Matcha

Shutterstock

Starbucks Matcha Isn't As Healthy As You Think It Is

Matcha tea is healthy, but how you order it makes a difference

Everyone’s heard of matcha tea, the calming, immune-boosting green powder that’s said to work wonders for your body.

Matcha tea has been proven to help with many things, including relaxation, meditation, and providing essential vitamins and nutrients. (You can thank the amino acid L-theanine in the leaves used to make matcha for that one.) In addition, it offers potassium, vitamins A and C, protein, and calcium. These nutrients give your immune system the kick it needs to fight off sickness and heal your wounds.

The benefits of matcha tea are impressive, making it worth a try for anyone interested in kicking his or her coffee habit and switching to a more soothing, less-caffeinated alternative. Starbucks offers matcha on its menu, but there’s a catch: The average cup contains around 30 grams of sugar.

If you’re making matcha tea at home (using hot water), you don’t need to be concerned with sugar. If you’re using true, traditional matcha powder, there should be no added sugar.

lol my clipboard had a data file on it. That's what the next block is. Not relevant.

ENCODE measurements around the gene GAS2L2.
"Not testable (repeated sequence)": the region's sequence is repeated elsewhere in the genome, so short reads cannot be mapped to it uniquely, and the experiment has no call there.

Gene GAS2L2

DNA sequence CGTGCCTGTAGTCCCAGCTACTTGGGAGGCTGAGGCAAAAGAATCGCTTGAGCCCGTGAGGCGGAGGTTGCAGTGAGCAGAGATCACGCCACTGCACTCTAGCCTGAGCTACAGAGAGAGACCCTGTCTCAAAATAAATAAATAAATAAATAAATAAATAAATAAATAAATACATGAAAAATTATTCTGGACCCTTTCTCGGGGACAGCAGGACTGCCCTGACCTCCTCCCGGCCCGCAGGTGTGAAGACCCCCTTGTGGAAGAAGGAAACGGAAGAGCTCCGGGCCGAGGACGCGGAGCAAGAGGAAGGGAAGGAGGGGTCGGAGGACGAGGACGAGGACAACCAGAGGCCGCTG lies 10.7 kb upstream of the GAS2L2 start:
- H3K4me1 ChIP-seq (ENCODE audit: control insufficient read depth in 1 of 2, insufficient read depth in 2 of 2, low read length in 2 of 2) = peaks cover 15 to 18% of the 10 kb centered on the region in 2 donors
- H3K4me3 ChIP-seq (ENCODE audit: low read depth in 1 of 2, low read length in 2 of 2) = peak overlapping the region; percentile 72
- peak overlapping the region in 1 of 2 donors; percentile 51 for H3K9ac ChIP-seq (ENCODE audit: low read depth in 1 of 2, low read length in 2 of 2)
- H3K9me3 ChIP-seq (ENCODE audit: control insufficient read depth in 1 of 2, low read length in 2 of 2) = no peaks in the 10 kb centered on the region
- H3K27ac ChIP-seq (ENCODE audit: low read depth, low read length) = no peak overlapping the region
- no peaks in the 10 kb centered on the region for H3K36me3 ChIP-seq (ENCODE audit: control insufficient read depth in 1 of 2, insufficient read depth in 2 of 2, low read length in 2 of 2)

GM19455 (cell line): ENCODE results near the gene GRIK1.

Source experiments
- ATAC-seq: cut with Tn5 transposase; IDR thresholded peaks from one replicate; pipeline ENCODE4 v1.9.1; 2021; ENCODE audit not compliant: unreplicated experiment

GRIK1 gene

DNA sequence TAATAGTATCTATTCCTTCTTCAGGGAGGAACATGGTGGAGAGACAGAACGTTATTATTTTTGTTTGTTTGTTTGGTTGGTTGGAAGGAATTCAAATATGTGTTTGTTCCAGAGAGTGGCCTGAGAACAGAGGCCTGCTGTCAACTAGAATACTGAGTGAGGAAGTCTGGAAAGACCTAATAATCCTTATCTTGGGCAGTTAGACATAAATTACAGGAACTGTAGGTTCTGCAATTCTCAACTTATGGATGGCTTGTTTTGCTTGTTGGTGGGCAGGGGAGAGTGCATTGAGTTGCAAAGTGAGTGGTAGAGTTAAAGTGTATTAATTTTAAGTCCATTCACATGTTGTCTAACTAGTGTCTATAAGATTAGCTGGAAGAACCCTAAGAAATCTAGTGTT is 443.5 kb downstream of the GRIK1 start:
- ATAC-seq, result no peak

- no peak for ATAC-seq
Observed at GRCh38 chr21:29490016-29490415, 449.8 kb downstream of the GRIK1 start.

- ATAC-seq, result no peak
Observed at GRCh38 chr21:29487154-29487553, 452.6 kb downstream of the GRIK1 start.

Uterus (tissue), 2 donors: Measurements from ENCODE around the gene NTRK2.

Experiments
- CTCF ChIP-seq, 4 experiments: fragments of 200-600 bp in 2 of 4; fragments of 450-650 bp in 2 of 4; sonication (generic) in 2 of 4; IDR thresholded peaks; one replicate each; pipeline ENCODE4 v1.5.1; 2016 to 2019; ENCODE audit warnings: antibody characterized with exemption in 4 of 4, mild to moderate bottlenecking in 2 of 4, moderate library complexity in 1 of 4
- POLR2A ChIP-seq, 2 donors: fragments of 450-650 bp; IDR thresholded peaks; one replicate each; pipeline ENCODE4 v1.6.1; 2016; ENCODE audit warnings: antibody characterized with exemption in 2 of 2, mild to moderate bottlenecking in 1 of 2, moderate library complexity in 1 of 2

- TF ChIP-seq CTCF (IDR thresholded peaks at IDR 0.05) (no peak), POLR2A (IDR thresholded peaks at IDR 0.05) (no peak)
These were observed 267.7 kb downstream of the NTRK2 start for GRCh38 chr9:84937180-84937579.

Unfortunately, there have been many matcha-lovers out there who have expressed their sincere disappointment with Starbucks and its matcha blend because, according to these customers, it’s nearly 50 percent sugar.

Many are scolding Starbucks for masking this deadly drink as a purifying immune-booster, but if you look up the nutritional information on the iced green latte and hot green tea latte, they’re really not hiding anything.

Let us take a look at the grande green tea latte. According to the Starbucks nutritional information, with nonfat milk, a single one of these bad boys clocks in at 190 calories, containing 140 mg of sodium and whopping 33 grams of sugar. For the iced option, it’s nearly the same situation — totaling at 31 grams of sugar.

If you take a look at the ingredients, there are only three: milk, ice, and matcha blend. After the matcha tea blend ingredient, the list reads, “Sugar, ground Japanese Green tea.” Think about it this way: When referencing the matcha powder, Starbucks acknowledges that it’s made of nothing but powder and sugar. That’s two ingredients, making it about 50 percent sugar.

If you aren’t counting calories, watching your weight, or you don’t care about gaining optimal nutrients, the Starbucks matcha latte is worth a try. But, if you’re drinking matcha for the health perks, we’d suggest brewing it at home.